Rania Hattab (wife of Dr. Eyas Hattab) and Dr. Joe Ma enjoy a morsel of chocolate cake at tonight's CAP-NP dinner

Outgoing CAP-NP committee members Dr. Dan Brat and Dr. Cynthia Welsh will be sorely missed

Thursday, January 7, 2016

Verocay body in a brachial plexus Schwannoma

Verocay body (nuclei palisading around an anuclear zone)
Jose Juan Verocay (1876-1927) [Figure 1] was a Uruguayan physician who trained and worked for most of his adult life in Europe in the late nineteenth and early twentieth century.
Figure 1
Photograph of Jose Juan Verocay (circa 1915)
He was born on June 16, 1876 in the town of Paysandu in Uruguay to immigrant parents. His father Silvino Verocay, was from the Tirol region in southern Austria and his mother Rosalia Garrone, was from the dolomite region of northern Italy and the family name is possibly derived from the town of Verocai which is near Cortina D’Ampezzo located in the Dolomitic Alps in north-eastern Italy. (From Joshi R., Learning from Eponyms: Jose Verocay and Verocay bodies, Antoni A and B areas, Nils Antoni and Schwannomas. Indian Dermatology Online Journal 2012 Sept-Dec; 3(3): 215-219.)

Monday, January 4, 2016

Best Post of July 2015: Medulloblastoma Markers

The next in our "Best of the Month" series is from July 17, 2015:

Four subgroups of medulloblastoma have been defined based on genetic alterations:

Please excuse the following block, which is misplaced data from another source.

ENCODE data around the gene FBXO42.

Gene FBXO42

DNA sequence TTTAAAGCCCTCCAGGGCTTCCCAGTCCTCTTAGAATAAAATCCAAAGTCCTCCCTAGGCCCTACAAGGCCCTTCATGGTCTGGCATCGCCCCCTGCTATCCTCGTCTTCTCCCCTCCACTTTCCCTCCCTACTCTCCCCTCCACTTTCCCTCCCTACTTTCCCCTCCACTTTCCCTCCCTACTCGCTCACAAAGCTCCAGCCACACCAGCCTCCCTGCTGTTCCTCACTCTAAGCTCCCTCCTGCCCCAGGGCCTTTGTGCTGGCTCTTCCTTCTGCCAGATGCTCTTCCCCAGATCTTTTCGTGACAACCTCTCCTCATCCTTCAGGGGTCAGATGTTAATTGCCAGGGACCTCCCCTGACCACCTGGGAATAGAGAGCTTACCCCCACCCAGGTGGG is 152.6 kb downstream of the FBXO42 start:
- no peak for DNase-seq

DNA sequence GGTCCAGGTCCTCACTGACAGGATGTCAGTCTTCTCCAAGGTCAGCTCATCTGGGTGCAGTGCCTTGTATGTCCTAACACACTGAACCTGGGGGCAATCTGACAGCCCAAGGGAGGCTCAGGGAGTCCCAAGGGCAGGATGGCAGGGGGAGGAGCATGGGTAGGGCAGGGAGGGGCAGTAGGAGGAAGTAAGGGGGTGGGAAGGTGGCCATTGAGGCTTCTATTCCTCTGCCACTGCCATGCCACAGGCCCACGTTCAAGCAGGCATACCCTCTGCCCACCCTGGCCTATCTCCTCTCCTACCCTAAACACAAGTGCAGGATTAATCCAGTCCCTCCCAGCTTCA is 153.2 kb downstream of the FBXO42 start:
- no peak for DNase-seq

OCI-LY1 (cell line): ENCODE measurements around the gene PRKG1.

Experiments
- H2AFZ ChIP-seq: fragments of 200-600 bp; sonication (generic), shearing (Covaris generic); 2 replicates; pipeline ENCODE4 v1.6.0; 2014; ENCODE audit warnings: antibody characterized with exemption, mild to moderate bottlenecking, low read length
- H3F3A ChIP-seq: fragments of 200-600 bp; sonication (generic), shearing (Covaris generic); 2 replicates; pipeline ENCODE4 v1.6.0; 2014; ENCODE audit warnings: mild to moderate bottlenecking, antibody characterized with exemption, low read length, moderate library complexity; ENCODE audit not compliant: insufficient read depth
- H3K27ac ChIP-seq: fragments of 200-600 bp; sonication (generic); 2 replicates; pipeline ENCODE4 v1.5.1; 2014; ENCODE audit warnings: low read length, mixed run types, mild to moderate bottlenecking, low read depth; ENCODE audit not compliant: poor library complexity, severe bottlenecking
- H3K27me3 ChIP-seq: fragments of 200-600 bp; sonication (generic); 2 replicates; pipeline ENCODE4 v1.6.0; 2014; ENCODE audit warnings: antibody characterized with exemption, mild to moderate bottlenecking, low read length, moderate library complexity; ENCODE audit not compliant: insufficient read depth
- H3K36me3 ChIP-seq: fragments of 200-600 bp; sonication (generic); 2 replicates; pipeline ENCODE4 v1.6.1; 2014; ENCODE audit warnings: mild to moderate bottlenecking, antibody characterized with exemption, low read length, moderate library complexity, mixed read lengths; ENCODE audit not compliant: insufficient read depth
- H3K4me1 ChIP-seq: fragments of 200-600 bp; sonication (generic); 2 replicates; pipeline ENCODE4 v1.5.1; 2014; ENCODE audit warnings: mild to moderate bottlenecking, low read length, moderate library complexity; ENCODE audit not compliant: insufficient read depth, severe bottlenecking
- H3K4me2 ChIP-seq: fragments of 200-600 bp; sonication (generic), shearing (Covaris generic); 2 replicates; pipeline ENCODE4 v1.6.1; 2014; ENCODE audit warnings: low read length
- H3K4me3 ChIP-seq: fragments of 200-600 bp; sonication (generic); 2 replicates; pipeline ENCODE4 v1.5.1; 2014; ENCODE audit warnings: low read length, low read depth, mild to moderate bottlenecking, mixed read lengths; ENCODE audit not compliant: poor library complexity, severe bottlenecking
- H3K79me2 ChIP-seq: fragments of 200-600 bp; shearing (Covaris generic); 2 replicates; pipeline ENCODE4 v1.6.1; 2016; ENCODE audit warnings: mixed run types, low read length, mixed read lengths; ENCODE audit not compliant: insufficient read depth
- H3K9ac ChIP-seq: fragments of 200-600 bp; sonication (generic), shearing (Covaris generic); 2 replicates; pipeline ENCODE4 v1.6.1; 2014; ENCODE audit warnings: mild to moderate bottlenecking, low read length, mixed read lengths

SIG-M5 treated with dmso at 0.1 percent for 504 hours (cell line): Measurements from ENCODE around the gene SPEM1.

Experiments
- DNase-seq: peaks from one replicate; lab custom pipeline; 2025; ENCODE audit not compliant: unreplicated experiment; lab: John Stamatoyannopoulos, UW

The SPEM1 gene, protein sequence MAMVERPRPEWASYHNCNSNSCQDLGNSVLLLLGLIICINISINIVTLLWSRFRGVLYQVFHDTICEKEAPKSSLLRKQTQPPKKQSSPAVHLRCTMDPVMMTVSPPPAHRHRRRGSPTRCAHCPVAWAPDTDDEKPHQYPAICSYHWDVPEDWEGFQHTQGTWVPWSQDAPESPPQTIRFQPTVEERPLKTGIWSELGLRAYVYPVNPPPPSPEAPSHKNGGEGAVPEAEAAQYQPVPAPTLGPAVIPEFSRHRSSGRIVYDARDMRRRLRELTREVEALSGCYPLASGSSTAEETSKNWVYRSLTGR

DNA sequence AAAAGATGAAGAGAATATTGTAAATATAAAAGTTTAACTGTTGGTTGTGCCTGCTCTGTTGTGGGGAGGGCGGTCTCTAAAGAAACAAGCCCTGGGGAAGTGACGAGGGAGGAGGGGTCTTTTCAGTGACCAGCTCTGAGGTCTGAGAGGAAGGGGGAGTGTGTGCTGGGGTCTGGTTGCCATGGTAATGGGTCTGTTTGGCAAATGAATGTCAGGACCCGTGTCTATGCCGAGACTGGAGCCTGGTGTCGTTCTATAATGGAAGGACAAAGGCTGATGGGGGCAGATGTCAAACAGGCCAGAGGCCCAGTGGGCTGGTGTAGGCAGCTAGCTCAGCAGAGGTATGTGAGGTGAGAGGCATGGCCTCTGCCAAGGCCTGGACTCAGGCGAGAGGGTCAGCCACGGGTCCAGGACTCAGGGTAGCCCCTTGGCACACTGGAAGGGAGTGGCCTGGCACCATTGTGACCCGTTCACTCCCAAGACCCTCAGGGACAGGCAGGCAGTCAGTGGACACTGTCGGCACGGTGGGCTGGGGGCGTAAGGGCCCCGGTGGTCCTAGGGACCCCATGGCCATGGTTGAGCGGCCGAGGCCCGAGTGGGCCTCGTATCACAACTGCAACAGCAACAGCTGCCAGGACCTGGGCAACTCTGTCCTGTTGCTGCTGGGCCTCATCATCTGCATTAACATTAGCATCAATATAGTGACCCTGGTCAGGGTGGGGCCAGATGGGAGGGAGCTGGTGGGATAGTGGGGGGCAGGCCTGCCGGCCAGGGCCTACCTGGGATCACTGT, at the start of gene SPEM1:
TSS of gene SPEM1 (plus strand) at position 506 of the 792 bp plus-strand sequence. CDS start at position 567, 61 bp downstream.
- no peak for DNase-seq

Wingless (WNT) - WNT medulloblastomas display monosomy 6 and most show nuclear accumulation of the WNT pathway protein beta-catenin, which serves as a useful immunohistochemical screen for this group. Medulloblasomas with more than 50% nuclear staining for beta-catenin have been shown to have WNT pathway activation, whereas those with only focal nuclear staining do not. Overall survival for WNT medulloblastomas are dramatically longer than those of other subtypes, and clinical practices surrounding the treatment of this subtype reflects this better prognosis.

Sonic Hedgehog (SHH) - SHH medulloblastomas often show a nodular/desmoplastic histopathology and are associated with a better prognosis in younger children and infants. 9q deletion is characteristic, and MYCN amplifications are occasionally noted. GAB1 is expressed in the cytoplasm of nearly all SHH medulloblastomas but not in other groups and can be detected imunohistochemically, making it a valuable SHH-group marker.  Targeted therapies directed at this subgroup have been established and are entering clinical practice.

"Group 3" - Group 3 medulloblastomas have the worst overall prognosis, have a high incidence of large cell/anaplastic histology, and are very frequently metastatic. This group contains the vast majority of MYC amplified tumors, with MYC amplification being a strong negative prognostic factor. It has been suggested that Group 3 tumors should perhaps be re-named MYC medulloblastomas, but wide agreement has not been reached on this designation. Group 3 tumors occur more commonly in males than females, and are found in infants and children, but almost never in adults.

"Group 4" - Group 4 medulloblastomas classically harbor isochromosome 17q; but as the molecular pathogenesis of this group is not currently clear, the generic name "Group 4" remains the consensus designation. Although isochromosome 17q is also seen in Group 3 tumors, it is much more common in Group 4. KCNA1 has been suggested as an immunohistochemical marker for this group, but this requires validation.  The only other notable cytogeneic change seen in Group 4 tumors is loss of X chromosome, which is seen in 80% of females with this tumor subtype. Group 4 patients have an intermediate prognosis, similar to patients with SHH tumors.

In conclusion, the worst prognosis is associated  with Group 3 medulloblastoma; Group 4 and SHH have an intermediate prognosis; and WNT medulloblastoma tends to have the best prognosis.